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March 23, 2017 2 min read

The creative process behind each piece of Magic art is unique to the image and the artist.

From the art description to the final product, the Art in Focus series reviews every step involved in crafting the art of Magic the Gathering in the artist’s own words.

This week we shine the spotlight on the Terminate by Lucas Graciano from Modern Masters 2017.

Take it away Lucas.


I was assigned to show the Sun Titan falling apart as he turned to fiery ash from within.

I was trying to go for this powerful character being reduced to nothing and him coming to the realization that he was doomed.

I was given the Sun Titan, that I believe Todd Lockwood designed.  

Wizards and myself, felt his armor and sword is what would make him most recognizable.  I also gathered various images from google to help fill in the background.  I did shoot some reference of myself for the titan, though I did have to embellish a little. ;) (If only the reference pictures were not mysteriously deleted -Editor)

Outside of the direct requirements Wizards needed, there were a few elements I wanted in the image to help convey the idea.  

For example, the sunset colors was a deliberate choice to suggest a symbolic dying Sun Titan.  He also needed to read as a very large character, so using elements like the birds and lowering the contrast on the character himself helped convey his size.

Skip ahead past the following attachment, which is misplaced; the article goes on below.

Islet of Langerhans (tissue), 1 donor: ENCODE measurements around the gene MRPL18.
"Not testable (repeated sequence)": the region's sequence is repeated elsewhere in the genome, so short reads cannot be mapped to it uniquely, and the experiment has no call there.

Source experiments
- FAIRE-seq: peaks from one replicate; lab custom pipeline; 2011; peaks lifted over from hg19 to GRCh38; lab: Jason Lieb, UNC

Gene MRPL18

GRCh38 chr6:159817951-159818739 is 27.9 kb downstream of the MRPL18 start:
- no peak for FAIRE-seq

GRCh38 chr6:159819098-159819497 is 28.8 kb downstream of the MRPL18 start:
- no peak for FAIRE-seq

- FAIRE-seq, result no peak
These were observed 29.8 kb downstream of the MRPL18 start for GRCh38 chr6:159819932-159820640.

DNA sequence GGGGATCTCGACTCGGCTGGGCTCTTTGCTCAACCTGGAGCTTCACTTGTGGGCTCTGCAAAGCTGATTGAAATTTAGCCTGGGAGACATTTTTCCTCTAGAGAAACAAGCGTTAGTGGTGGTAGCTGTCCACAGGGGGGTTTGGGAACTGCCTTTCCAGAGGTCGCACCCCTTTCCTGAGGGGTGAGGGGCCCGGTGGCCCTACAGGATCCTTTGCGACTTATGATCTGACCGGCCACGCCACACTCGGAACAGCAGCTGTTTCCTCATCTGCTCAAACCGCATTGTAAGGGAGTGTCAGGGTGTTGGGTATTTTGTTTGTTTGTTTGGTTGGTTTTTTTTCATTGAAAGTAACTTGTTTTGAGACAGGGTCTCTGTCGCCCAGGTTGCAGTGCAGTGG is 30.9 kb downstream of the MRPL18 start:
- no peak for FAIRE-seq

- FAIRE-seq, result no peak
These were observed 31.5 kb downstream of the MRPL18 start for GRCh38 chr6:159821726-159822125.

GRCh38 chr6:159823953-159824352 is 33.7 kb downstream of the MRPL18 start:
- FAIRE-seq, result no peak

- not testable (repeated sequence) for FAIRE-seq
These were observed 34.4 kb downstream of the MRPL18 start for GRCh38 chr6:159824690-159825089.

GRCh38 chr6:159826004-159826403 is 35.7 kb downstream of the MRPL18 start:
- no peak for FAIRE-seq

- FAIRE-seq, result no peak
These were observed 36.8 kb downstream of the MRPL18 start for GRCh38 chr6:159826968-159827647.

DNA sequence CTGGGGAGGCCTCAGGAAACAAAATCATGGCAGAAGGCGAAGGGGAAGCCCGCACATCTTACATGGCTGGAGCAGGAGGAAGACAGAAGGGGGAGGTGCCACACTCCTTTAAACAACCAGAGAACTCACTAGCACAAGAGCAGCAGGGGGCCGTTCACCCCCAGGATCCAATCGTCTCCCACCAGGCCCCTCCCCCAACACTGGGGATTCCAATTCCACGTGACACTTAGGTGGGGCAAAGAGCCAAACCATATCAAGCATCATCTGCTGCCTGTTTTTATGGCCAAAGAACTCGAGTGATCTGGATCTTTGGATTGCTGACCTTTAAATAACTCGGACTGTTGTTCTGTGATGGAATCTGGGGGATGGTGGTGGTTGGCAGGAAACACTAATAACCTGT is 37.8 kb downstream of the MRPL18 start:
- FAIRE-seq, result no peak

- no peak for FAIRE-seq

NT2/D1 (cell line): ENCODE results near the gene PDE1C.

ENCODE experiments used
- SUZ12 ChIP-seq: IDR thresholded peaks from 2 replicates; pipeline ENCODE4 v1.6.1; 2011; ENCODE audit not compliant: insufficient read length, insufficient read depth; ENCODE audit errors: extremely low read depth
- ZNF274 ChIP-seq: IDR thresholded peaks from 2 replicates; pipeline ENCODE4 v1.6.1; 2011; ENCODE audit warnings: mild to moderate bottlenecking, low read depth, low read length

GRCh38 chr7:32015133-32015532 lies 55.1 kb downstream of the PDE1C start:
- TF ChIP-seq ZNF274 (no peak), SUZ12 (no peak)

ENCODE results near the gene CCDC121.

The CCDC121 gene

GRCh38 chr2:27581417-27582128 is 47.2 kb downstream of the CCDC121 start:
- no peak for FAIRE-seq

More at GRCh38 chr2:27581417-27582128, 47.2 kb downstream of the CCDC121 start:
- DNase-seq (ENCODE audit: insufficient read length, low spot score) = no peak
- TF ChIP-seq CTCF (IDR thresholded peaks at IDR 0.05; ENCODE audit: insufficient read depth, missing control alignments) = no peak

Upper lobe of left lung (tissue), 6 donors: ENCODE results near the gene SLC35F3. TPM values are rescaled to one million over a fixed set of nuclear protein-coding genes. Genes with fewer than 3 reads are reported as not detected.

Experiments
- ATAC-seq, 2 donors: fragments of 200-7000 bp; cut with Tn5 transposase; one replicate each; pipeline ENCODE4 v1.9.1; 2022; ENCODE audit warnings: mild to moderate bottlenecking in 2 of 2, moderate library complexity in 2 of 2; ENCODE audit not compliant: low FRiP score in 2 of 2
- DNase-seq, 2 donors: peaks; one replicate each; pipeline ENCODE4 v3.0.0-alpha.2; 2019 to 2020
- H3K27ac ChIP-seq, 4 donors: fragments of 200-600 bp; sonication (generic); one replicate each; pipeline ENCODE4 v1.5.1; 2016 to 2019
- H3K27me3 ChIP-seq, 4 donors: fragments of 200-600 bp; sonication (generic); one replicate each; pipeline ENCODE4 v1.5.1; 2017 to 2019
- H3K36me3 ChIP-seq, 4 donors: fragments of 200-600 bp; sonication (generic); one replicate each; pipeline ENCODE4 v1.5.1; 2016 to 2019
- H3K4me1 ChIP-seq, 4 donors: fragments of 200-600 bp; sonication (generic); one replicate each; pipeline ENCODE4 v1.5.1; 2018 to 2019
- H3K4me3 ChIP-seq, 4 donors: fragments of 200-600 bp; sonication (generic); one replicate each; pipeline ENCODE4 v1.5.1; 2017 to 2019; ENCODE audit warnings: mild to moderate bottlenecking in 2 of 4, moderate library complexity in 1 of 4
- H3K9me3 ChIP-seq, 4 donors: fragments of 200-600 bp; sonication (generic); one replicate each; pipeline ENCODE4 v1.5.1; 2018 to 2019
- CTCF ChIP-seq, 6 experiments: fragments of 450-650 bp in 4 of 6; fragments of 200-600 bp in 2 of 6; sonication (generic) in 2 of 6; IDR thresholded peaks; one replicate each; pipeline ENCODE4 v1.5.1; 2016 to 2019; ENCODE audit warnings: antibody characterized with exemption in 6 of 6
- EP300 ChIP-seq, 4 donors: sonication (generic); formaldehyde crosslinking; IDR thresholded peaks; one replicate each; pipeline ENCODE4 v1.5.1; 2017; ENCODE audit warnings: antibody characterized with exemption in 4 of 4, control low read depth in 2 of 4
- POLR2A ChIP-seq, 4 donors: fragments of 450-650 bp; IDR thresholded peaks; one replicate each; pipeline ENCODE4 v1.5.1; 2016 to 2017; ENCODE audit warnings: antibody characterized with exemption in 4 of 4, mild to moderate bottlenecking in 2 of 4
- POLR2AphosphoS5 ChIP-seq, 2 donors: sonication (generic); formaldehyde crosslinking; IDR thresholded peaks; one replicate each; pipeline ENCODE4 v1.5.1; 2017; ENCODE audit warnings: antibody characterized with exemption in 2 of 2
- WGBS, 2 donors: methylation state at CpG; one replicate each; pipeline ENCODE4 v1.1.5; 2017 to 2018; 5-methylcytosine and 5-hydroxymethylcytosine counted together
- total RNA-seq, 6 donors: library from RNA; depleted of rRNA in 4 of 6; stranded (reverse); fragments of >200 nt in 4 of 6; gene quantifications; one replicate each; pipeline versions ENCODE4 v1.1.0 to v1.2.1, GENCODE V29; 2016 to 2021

Like all of my work, I started with rough digital sketches.  Once a sketch get approved, I collect and shoot reference and then usually get to work on a detailed, digital, drawing.  

However, in the case of Terminate, I figured out a lot of the detail in the painting using the photo reference and skipped a detailed digital sketch.  

With that finished, I transferred the image onto a painting surface.  From here I applied thin layers of paint to establish the large local values and colors.  This gave me a rough sense for what the final will look like.  

From there, I started with the background elements and worked my way "forward" in the picture.

Looking at the end product, I'm happy with the mood and lighting of the piece.

When I was assigned the piece, I didn't know it was a reprint.  I found out the day it was released and was happy to hear it was a popular card.  That's always a bonus. ;)


The original artwork for Terminate was created traditionally.  The original artwork sold on ebay earlier this month for $2,700. 

You can check out Lucas's portfolio of work purchase prints of his work through his Website.

Thank you Lucas for sharing this story with us. 

Check back next Thursday for more Art in Focus.

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Josh Krause

Josh Krause owns and operates the Original Magic Art Store.

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